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Recherche transversale
(titres de publication, de périodique et noms de colloque inclus)
2007-05-28 - Colloque/Présentation - communication orale - Anglais - 1 page(s)

Grosjean Philippe , Denis Kevin , "The computer does the hard work: (semi)-automatic classification of zooplankton" in 4th International Zooplankton Production Symposium, Hiroshima, Japan, 2007

  • Codes CREF : Océanographie biologique (DI3191), Statistique appliquée (DI1133)
  • Unités de recherche UMONS : Ecologie numérique des milieux aquatiques (S807)
  • Instituts UMONS : Institut de Recherche sur les Systèmes Complexes (Complexys), Institut des Biosciences (Biosciences)
Texte intégral :

Abstract(s) :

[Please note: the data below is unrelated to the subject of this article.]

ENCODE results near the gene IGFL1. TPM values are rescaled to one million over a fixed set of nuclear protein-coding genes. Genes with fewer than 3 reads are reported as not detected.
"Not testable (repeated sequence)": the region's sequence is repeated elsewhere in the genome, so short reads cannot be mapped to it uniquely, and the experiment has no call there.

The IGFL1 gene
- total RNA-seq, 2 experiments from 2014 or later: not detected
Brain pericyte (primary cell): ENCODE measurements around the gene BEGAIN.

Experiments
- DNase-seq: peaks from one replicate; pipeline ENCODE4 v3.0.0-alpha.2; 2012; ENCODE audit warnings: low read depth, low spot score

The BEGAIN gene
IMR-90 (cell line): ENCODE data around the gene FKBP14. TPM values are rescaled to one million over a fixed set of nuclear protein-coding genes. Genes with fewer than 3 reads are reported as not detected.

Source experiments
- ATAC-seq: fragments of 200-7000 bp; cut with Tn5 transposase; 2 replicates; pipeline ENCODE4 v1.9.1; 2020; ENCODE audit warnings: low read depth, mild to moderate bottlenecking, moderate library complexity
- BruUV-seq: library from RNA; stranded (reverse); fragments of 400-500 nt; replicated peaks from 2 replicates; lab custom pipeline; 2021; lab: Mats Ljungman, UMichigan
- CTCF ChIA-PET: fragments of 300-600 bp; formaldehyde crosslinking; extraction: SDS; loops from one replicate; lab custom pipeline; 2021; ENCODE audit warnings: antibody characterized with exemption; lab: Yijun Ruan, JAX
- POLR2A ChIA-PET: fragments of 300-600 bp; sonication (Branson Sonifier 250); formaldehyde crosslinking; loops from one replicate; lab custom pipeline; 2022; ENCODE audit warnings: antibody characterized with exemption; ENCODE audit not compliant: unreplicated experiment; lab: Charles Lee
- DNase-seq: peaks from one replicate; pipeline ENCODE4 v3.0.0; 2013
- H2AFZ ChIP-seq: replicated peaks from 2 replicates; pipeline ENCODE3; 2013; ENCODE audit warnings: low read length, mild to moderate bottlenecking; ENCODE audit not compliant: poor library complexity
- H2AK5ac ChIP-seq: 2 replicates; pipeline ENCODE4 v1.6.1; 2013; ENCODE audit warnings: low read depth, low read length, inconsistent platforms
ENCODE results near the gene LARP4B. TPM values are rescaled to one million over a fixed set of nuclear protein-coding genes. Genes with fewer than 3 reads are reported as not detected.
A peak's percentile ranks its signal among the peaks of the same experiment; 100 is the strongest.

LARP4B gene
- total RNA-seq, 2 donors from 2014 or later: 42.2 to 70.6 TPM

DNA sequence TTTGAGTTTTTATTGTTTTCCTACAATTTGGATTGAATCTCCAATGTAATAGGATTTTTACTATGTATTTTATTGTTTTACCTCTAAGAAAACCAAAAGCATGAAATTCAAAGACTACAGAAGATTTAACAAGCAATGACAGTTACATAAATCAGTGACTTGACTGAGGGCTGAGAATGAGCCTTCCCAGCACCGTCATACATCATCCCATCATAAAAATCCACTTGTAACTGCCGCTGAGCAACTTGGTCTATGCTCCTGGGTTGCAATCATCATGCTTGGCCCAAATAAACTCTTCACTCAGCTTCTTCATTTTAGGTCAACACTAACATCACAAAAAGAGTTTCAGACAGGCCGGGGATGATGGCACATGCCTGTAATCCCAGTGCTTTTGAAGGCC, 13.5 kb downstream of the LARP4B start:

(Anglais) Manual enumeration and measurement of zooplankton has always been a bottleneck in plankton studies. With the advances in numeric imaging systems, both in situ and for the analysis of traditional plankton net samples in the laboratory, new opportunities appear to automate plankton analysis using computers. Whatever the initial images and whatever the purpose of the analyses, the scheme is always the same: (1) images are analyzed and particles are identified (segmented), (2) various features are extracted, (3) a small subsample is manually identified to make a training set, (4) a classifier is trained to recognize these particles, and (5) that classifier is finally used to identify all plankters in the series. Even if this scheme is well-known and successfully applied to various machine vision applications (for instance, face recognition, car numberplate identification), its application to plankton is challenging due to the extreme variability of planktonic critters. Several recent studies show, however, that current algorithms can separate 20-30 taxa or more, with a success level of about 75-80%. This is enough for many ecological studies, and a good starting point for other applications. Given the common framework and current performances of such systems, we propose a free software, called ZooImage (http://www.sciviews.org/zooimage/), tailored for such analyses. It is both a highly customizable toolbox to build actual applications, and a complete environment ready to routinely analyze plankton digital images. Its mode of operation ranges from completely automatic analysis to semi- automatic support for taxonomists and operators working with plankton digital images. It is not a proprietary system, but a project aiming to be developed collaboratively by the scientific community (e.g., the “RAPID” SCOR working group for automatic visual plankton identification). The main benefit expected from such a collaboration is a coherent environment to analyze numeric plankton images whatever their origin, and without unnecessary duplication of the development effort across separate and incompatible projects.